Remember when Hollywood would wait at least a decade or two before producing a film dramatization of some no doubt important historical event? Well, it seems like someone wanted to see Dreama Walker nude so badly, they decided to jump the gun. Though to be perfectly fair, Compliance isn’t a “Hollywood” film in the strict sense of the term. No, it’s an independent film, which gives it an unwritten license to stuff as much gratuitous nudity in and still get to call it “artistic”. Not that I’m complaining, though. I’ve been waiting for a Dreama Walker nude scene since she had 12 seconds of screen time as Clint Eastwood’s snoblet granddaughter in Gran Torino.
It is implied that she’s nude for pretty much most of the movie, but we, the audience, see Dreama Walker naked in only three separate scenes with multiple shots within each. Compliance, for those of you just waking up from stasis, is based on one particular event in a chain of prank phone calls that had fast food employees strip searched and sodomized by their supervisors at the command of a disembodied voice pretending to be a police officer. Dreama Walker takes the role of Louise Ogborn, rechristened as “Becky” in the film, the 19-year-old victim in the Mount Washington, Kentucky incident, with director Craig Zobel paying an almost disturbing level of attention to faithfully recreating the harrowing events.
About 28 minutes in, we see Dreama Walker topless for the first time as she is ordered to remove her bra after spending the two minutes prior removing everything else piece by piece. She is shown removing her panties as well, but alas, the camera cuts away just as the goods would have been exposed. The second time we see Dreama Walker nude, she is being told to remove an apron she’d been using to cover herself, giving us a frontal look from the waist up for a few seconds. After that, she’s told to turn around and bend over, but – sorry, ass men – the camera doesn’t pan down. The last Dreama Walker nude scene comes in just past an hour in, when we get a close-up side-ish view of her breasts, and then a brief look from the front as she struggles to put her apron back on.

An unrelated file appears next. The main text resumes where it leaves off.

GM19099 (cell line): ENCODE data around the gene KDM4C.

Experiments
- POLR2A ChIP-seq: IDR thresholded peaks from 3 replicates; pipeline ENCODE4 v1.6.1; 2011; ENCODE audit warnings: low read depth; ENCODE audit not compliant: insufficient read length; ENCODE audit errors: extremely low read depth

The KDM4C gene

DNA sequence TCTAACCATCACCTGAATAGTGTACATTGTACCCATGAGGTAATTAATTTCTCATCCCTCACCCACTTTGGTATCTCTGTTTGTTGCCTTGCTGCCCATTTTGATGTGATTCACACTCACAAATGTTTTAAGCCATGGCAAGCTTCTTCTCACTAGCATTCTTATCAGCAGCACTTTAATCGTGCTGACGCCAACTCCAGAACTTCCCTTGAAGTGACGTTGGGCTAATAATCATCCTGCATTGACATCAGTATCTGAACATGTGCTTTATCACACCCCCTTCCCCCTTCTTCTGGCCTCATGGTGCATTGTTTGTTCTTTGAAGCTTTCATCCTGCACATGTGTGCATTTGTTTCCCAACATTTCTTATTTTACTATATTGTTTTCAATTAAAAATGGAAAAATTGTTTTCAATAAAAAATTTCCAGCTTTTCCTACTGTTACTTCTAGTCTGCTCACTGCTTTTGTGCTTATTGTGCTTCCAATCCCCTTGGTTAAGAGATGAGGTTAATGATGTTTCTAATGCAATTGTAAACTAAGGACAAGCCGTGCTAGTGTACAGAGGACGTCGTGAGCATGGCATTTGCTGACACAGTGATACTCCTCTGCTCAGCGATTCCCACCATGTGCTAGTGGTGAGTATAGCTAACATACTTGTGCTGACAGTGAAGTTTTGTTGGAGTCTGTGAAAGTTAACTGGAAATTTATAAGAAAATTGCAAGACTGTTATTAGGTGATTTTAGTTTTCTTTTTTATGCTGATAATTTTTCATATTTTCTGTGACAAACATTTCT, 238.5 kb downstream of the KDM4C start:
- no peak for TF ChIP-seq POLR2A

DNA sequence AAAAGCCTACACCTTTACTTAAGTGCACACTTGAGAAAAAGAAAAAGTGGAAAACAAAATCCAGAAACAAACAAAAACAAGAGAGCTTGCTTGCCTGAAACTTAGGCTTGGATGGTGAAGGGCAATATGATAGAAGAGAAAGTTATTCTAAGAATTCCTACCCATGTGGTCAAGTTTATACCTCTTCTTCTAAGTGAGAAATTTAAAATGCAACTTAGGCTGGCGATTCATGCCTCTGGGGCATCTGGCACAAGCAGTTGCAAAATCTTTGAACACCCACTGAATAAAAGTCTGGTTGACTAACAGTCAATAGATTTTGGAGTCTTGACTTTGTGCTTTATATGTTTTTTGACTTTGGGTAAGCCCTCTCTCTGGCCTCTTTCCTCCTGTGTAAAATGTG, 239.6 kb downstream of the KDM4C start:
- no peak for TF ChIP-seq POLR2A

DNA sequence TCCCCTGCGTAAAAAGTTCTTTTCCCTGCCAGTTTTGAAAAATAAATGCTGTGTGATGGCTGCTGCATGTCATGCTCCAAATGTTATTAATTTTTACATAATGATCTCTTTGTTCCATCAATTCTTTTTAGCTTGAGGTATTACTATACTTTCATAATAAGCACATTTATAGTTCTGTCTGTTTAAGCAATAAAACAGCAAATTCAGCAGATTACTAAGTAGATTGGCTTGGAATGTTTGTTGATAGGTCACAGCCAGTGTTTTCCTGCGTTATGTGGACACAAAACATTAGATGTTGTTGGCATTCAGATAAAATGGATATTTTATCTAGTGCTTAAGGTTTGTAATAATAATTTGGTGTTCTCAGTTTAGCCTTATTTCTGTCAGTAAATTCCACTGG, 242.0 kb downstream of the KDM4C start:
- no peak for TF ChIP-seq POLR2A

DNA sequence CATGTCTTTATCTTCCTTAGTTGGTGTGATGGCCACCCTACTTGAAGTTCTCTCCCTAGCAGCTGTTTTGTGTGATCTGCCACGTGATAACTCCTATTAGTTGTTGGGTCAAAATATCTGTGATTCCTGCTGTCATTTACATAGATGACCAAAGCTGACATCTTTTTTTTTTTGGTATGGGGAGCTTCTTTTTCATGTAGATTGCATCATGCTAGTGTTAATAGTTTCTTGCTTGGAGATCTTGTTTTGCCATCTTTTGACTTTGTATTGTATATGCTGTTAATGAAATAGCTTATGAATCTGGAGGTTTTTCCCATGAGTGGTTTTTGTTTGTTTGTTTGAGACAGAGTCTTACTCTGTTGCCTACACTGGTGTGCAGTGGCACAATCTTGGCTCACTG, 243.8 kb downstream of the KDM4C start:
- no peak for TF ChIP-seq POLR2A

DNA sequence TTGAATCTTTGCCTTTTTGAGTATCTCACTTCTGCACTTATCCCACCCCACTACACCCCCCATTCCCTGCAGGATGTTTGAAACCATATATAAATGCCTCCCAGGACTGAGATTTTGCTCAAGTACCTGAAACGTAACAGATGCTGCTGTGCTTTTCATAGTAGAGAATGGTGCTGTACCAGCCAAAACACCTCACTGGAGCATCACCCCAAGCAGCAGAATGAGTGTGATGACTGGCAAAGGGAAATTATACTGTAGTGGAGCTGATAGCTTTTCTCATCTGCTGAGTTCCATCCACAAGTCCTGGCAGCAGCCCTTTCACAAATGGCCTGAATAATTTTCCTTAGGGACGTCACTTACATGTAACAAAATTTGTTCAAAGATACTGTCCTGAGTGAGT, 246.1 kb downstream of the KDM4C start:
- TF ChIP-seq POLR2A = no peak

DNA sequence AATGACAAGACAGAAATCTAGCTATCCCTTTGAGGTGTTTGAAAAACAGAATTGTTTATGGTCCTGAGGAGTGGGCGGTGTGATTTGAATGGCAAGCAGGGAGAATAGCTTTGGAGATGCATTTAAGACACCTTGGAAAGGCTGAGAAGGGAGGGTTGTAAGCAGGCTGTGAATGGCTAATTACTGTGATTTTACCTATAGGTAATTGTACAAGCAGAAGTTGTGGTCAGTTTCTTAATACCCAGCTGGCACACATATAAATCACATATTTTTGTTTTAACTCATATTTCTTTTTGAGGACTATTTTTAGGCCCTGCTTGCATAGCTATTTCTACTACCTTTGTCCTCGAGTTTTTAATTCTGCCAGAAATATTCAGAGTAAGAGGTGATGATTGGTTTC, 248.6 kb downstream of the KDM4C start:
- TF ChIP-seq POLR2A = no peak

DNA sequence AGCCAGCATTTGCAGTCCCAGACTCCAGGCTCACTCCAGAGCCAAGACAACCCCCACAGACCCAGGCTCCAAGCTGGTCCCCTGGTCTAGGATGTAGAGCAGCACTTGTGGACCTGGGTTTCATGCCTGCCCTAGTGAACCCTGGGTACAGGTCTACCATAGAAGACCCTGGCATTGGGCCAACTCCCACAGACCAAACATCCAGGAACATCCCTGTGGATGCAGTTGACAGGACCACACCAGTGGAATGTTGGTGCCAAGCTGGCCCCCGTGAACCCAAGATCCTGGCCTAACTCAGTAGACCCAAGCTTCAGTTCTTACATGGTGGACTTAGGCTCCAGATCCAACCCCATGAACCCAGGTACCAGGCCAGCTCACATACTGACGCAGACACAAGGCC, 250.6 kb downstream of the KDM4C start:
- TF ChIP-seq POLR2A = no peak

The justification for watching the film doesn’t lie solely with Dreama Walker. Compliance is truly completed by Ann Dowd in the role of the dogmatic manager, radiating a sort of suburban horror. Oh, and Max Payne is in it too. No, really. My initial reaction probably aligned closely with that of the the Sundance audience in that it just seemed so over-the-top, almost like a 13-year-old boy’s fantasy. But after doing my research and finding that every action in the film was really something that really, really happened in the real life case, well, I certainly could look at it in a different light. So could many others, apparently, as the film holds an 89% rating on Rotten Tomatoes as I write. And if you’re not dazzled by that, there are always the many graphic Dreama Walker nude scenes to win you over.